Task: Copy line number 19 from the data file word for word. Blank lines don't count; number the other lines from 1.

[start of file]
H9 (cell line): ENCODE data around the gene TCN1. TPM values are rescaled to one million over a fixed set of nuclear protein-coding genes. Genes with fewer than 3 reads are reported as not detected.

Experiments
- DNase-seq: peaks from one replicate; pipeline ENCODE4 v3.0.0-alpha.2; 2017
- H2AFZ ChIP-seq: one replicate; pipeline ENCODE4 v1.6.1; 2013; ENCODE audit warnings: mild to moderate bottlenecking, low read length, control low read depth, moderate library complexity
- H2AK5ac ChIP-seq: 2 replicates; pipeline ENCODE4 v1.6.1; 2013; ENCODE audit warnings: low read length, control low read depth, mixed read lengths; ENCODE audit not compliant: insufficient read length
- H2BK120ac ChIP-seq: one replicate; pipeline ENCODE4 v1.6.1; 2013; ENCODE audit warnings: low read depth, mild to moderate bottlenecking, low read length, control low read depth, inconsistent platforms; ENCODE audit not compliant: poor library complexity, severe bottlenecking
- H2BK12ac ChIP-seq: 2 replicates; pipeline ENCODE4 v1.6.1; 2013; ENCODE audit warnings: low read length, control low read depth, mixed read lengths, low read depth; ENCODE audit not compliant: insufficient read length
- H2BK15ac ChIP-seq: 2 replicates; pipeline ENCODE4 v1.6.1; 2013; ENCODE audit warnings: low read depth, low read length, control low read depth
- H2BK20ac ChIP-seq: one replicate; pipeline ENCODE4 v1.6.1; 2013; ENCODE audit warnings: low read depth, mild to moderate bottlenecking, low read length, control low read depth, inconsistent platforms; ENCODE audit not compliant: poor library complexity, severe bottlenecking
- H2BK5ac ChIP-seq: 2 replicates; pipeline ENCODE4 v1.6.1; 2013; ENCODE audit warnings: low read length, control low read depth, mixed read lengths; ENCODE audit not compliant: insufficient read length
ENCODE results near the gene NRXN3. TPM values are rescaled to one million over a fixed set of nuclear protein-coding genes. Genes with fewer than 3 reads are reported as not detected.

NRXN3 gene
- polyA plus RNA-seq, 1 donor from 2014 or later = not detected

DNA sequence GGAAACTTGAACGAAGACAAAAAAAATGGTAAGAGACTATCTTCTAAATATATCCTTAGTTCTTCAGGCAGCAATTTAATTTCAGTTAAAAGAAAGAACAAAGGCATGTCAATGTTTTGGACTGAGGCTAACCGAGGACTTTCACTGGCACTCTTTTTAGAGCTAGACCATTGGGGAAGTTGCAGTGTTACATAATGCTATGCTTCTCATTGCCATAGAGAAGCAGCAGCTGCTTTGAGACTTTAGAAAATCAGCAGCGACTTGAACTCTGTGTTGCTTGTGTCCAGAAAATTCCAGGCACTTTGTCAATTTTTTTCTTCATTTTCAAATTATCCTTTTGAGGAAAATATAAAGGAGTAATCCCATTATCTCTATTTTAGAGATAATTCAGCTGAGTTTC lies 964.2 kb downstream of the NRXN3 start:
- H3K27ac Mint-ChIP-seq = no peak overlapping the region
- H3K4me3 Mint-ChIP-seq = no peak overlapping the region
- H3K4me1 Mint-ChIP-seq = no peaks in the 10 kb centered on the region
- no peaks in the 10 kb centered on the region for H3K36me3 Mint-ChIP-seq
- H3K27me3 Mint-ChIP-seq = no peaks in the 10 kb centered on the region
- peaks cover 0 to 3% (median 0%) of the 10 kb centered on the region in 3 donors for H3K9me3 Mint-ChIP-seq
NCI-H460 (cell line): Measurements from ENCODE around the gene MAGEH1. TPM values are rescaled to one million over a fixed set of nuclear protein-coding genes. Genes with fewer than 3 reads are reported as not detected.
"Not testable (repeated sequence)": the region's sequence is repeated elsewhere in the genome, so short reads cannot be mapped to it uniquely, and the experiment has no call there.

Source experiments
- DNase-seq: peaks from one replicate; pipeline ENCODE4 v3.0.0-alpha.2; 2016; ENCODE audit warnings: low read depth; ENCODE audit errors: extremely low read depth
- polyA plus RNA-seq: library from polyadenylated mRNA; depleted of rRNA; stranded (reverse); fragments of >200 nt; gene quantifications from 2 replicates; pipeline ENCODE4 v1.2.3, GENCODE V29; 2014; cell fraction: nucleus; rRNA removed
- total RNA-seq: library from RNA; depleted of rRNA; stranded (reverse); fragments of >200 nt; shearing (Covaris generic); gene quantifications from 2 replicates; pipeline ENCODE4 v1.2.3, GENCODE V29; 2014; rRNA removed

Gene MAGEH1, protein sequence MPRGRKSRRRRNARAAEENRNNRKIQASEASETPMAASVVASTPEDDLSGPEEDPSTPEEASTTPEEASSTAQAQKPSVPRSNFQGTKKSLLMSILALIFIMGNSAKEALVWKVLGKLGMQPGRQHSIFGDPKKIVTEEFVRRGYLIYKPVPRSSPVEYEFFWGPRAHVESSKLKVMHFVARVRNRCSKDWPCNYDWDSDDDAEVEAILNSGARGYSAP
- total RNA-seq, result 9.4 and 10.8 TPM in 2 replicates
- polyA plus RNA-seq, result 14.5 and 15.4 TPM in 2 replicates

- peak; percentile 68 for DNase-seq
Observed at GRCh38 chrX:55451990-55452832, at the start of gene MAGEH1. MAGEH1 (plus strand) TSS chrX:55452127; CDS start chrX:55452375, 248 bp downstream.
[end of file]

- H3K27me3 Mint-ChIP-seq = no peaks in the 10 kb centered on the region